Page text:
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Notre Dame Football

Breaking Down Buchner

December 28, 2021
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The hype around Tyler Buchner as a recruit was significant when he committed back in March of 2019 despite missing all of his sophomore season with an injury. The talent was obvious and it blossomed during his junior year with video game-like numbers.

Over 6,000 yards of total offense and a combined 81 passing and rushing touchdowns was like a lit match added to the hype fire.

The train slowed down a bit with no senior season to follow up on what he did as a junior, but that didn’t change expectations for him. It just set them back a bit as he enrolled early, but was not considered someone who would compete to start in 2021.

Still, he made throws like this in the spring so many held on to hope that the highest rated quarterback Notre Dame had signed in half a decade could be a star for the Irish sooner than later.

Buchner wasn’t ready to be QB1 as a freshman, but he has absolutely made an impact. He ignited the offense when they were searching for an identity early in the season and sprinkled in flashes of brilliance along the way. Tommy Rees found ways to let Buchner shine as a runner while incorporating RPOs to assist him as a passer. His numbers throwing weren’t anything to get excited about, but he finished with the fifth highest yards per carry (7.8) out of any quarterback in the country even after everyone on the opposite side of the ball knew that it was likely going to be a run when he was in the game.

Buchner can break tackles. He can accelerate by defenders. He can bring out the truck stick when he has to as well. His abilities as a runner give him an edge to be the starting quarterback in 2022. Over a ¼ of his carries went for 10 yards or more.

He hasn’t quite established the other part of being a dual-threat yet. That’s not a surprise given that he’s only a freshman and hadn’t played in a game since 2019 before this fall. It would be unreasonable to think he was going to come in anywhere close to a finished product as a passer.

The attempts aren’t significant enough to make any fair assessments of him, but at this point he has thrived running play-action/RPOs. 39.5% of his drop backs have involved a play-action fake of some kind and he’s 11 of 14 (78.6%) and averaging 10.9 yards per attempt. That’s a direction the offense will likely be headed with him if he wins the quarterback job next season.

The focus on him and the running game can open up plays like this and his ability to throw on the move while changing his arm angle is part of what makes him a unique talent.

It’s the rest of the drop back pass game where Buchner showed he has plenty of room to improve. As a regular pocket passer with no play-action fake he was 10 of 21 (49.6&) and 6.9 YPA.

There are going to be plenty of situations where he’ll have to drop back, go through his progressions, and make the right throw and many of those will have to be on 3rd down. He only had 10 attempts all seasons and it’s no wonder why Rees tried to protect him there. All three of his interceptions came on 3rd down and he only converted once on those 10 attempts.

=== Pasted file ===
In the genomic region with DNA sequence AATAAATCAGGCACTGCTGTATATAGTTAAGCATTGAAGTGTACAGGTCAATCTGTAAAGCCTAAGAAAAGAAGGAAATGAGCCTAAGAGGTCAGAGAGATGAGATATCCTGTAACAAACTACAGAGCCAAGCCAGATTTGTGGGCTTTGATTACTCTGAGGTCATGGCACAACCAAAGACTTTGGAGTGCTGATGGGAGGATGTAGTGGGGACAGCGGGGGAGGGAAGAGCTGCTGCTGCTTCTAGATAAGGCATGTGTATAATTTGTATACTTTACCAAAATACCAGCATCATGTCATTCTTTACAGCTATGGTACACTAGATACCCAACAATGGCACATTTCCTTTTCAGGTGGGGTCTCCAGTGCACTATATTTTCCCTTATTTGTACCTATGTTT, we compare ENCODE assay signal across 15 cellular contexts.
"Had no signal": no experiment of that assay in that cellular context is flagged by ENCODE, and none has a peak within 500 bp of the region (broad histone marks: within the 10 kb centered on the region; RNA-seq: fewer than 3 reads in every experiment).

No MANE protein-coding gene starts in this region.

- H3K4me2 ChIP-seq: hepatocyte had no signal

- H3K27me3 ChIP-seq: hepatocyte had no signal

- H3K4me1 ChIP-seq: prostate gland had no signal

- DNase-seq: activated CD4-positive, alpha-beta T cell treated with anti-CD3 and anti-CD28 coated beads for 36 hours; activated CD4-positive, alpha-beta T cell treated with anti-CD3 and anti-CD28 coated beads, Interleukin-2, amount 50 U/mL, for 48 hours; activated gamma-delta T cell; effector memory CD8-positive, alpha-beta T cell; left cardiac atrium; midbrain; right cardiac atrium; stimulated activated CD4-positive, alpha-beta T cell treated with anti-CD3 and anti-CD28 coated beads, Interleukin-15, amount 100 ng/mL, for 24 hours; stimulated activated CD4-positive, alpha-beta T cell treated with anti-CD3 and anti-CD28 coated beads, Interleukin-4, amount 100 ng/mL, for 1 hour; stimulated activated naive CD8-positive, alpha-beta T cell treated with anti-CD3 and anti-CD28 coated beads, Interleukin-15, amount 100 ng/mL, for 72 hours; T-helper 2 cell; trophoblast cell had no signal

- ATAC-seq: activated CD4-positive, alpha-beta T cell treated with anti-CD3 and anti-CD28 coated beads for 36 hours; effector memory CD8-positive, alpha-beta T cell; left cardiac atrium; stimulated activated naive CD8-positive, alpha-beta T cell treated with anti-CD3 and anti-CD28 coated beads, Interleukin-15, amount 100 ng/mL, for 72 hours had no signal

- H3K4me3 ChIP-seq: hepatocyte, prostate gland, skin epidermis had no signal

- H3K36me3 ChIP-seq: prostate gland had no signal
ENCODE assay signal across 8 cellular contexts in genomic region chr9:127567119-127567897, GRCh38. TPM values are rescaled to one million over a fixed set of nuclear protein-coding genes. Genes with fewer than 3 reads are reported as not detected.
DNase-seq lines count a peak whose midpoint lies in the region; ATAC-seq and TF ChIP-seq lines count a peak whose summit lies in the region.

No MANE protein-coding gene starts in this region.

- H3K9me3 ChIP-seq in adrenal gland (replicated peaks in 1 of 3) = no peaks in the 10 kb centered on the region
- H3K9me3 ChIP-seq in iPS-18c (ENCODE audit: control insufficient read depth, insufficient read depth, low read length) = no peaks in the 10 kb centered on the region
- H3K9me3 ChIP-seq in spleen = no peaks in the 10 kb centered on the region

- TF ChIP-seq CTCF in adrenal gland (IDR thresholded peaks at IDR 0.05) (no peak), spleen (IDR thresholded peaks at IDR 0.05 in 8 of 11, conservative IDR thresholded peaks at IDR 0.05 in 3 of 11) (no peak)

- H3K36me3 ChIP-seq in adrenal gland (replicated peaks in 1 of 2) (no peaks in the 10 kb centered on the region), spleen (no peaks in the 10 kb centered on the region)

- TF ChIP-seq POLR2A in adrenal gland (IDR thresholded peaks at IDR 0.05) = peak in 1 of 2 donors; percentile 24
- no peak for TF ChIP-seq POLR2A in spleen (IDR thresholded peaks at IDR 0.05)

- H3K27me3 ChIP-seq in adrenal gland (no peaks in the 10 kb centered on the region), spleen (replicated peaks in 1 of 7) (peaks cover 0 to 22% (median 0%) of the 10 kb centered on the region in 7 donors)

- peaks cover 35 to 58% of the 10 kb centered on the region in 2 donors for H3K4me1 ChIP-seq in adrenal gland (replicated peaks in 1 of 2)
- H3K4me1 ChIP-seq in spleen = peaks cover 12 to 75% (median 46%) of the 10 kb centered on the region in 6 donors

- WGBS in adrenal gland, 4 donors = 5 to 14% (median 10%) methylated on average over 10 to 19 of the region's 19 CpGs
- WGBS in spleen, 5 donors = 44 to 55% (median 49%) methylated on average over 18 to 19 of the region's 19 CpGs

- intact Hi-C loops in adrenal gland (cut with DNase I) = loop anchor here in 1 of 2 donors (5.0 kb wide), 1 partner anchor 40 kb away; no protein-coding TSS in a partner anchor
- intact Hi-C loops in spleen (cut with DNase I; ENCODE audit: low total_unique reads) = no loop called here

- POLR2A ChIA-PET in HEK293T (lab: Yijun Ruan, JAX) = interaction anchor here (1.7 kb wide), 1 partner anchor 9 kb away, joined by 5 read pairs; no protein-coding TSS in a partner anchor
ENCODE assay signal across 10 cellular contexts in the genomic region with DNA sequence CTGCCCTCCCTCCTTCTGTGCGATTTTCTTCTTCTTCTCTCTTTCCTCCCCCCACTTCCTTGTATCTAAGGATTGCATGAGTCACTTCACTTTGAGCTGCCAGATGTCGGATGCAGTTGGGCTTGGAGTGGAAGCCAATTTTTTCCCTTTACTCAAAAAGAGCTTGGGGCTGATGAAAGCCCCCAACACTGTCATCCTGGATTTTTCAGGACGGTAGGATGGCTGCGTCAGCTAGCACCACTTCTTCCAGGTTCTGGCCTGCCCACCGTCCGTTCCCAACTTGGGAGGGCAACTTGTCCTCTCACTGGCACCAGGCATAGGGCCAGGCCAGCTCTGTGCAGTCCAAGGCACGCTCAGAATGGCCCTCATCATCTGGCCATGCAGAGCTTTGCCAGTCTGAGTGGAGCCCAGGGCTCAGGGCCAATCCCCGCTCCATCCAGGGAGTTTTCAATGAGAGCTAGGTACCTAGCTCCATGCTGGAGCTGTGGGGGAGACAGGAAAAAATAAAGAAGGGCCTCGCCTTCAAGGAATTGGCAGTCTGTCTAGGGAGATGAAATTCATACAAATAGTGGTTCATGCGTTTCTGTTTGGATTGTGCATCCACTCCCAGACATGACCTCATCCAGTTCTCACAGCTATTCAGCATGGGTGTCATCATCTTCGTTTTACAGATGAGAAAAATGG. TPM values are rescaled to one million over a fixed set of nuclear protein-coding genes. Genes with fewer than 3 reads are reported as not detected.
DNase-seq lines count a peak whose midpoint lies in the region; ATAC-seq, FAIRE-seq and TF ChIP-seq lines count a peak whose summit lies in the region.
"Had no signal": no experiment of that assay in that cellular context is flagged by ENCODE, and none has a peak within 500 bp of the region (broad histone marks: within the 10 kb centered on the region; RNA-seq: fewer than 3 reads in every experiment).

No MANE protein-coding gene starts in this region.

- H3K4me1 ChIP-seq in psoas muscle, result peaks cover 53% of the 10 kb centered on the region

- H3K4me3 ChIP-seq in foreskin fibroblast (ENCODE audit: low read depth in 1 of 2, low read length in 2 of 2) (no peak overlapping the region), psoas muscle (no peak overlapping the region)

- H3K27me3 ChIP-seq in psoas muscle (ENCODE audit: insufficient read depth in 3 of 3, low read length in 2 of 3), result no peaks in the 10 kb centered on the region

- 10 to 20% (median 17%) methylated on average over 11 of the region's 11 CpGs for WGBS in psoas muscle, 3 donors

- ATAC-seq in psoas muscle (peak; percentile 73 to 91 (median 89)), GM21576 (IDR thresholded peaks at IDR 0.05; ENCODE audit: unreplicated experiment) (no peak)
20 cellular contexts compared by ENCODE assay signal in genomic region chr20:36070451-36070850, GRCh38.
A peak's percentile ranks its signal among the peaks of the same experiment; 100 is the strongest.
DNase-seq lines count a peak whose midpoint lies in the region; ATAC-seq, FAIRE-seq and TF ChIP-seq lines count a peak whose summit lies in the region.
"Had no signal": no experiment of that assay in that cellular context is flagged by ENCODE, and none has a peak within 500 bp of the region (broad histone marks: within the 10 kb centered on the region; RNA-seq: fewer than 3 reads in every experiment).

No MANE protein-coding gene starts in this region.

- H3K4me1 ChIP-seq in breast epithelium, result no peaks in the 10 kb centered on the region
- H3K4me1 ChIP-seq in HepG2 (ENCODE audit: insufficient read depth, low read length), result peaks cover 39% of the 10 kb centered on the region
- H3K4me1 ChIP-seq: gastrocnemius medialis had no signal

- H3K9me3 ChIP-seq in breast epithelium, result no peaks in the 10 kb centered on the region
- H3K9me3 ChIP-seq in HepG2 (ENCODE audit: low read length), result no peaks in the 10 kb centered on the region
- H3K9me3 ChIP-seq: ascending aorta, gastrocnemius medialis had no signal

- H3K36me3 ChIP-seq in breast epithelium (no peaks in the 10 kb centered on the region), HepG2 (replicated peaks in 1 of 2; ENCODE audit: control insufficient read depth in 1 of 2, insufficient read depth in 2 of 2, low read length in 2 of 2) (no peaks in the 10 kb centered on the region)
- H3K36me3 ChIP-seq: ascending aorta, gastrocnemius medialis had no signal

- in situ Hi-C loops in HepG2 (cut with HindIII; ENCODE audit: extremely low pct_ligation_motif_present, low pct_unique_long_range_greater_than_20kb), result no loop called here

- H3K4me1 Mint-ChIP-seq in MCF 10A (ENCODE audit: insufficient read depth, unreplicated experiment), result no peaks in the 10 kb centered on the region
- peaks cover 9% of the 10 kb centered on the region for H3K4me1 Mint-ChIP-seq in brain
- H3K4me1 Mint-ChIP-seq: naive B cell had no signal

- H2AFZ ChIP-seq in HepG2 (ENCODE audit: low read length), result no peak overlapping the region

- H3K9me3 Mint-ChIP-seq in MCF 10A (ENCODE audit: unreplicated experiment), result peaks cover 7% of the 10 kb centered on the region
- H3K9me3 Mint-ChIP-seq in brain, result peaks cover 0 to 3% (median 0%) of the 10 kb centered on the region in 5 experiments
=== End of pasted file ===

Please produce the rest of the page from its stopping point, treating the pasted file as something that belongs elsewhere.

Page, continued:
That’s the area where Buchner has to grow the most. I know some will see those numbers, even in such a tiny sample size, and be frightened by the distance he has to travel to get there. That ignores the fact that Buchner wasn’t even supposed to play this season or that those results are pretty typical for a freshman.

Michigan true freshman JJ McCarthy, who had a similar part-time role to Buchner this season, only converted two first downs on his nine passing attempts on 3rd and 4th down. Both of his interceptions came on those downs as well.

There was only one true freshman quarterback from a Power 5 program who qualified to be ranked in the top-100 in pass efficiency and that was current Oklahoma starter Caleb Williams. There weren’t many freshmen who saw the field at top programs and the list of ones who contributed as much as Buchner did is short.

It is not a sure-thing that the flashes are going to lead to great success. Florida’s Emory Jones, a first time starter in 2021 after showing tantalizing dual-threat potential as a backup, came into the season projected to be one of the top quarterbacks in the country. Some even had him going in the first round in early mock drafts. With Dan Mullen and his success developing quarterbacks, Jones was supposed to take off this fall.

It didn’t go as planned and he’s now looking for his next stop in the transfer portal. Things probably would have gone a lot smoother for him and for Mullen if Jones had two first round talents like Kyle Pitts and Kadarius Toney to throw to. They definitely elevated Kyle Trask as a quarterback the previous season.

That’s another piece of it that isn’t emphasized enough. The supporting cast matters a great deal, which is why former USC quarterback Kedon Slovis can go from freshman phenom to transferring to Pitt a couple of years later.  In year one Slovis had Michael Pittman and Amon-ra St. Brown to throw to as well as being protected by two future first round picks on the offensive line. As a junior he had Drake London and not much else in terms of top tier talent.

Buchner will have the advantage of having a much improved offensive line, a strong backfield, and a receiver/tight end group that might be the most talented one the Irish have had since 2009. Just about any quarterback would be set up for success with that supporting cast.

I don’t expect to see more of him against Oklahoma State than we’ve seen from him down the stretch to finish the season, but the Buchner era can get its start as soon as the Fiesta Bowl is over. The work he puts in between now and September will determine whether or not his time is coming soon or if he still has a ways to go.

 
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